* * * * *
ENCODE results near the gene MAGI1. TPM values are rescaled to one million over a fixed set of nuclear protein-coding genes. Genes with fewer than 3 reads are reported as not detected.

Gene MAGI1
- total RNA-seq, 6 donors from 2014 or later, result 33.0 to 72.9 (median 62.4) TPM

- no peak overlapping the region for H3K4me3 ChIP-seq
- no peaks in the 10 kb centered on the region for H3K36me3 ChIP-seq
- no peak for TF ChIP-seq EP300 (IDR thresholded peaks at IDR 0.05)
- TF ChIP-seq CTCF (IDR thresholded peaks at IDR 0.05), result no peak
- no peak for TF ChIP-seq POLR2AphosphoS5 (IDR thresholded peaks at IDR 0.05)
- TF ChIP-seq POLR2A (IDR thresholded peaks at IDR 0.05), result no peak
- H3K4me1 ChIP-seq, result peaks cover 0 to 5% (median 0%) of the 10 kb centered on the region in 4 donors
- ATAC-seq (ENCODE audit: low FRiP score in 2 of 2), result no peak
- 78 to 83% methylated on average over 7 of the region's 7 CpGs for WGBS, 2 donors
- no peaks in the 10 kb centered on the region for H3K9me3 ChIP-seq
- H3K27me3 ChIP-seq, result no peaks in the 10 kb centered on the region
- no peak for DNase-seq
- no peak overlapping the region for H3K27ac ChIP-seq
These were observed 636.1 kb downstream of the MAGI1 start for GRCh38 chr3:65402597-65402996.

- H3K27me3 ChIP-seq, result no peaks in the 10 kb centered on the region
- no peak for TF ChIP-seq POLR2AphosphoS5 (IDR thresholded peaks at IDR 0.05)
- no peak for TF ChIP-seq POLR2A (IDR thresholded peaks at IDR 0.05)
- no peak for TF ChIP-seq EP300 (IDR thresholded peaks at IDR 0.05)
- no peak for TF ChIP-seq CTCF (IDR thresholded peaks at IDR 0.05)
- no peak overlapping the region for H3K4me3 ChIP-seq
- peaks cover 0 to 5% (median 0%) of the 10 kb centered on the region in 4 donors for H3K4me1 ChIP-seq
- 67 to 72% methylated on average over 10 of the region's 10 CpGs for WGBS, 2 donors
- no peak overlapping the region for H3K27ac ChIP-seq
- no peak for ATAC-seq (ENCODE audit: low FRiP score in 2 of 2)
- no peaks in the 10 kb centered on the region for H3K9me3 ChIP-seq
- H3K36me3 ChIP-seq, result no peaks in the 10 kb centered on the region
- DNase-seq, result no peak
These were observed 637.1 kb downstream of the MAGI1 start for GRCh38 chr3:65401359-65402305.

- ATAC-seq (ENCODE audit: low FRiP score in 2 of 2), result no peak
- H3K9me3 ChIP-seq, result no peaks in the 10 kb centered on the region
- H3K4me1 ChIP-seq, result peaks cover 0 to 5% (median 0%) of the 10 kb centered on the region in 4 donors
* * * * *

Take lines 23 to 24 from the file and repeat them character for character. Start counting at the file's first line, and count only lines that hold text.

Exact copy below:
- no peak overlapping the region for H3K4me3 ChIP-seq
- peaks cover 0 to 5% (median 0%) of the 10 kb centered on the region in 4 donors for H3K4me1 ChIP-seq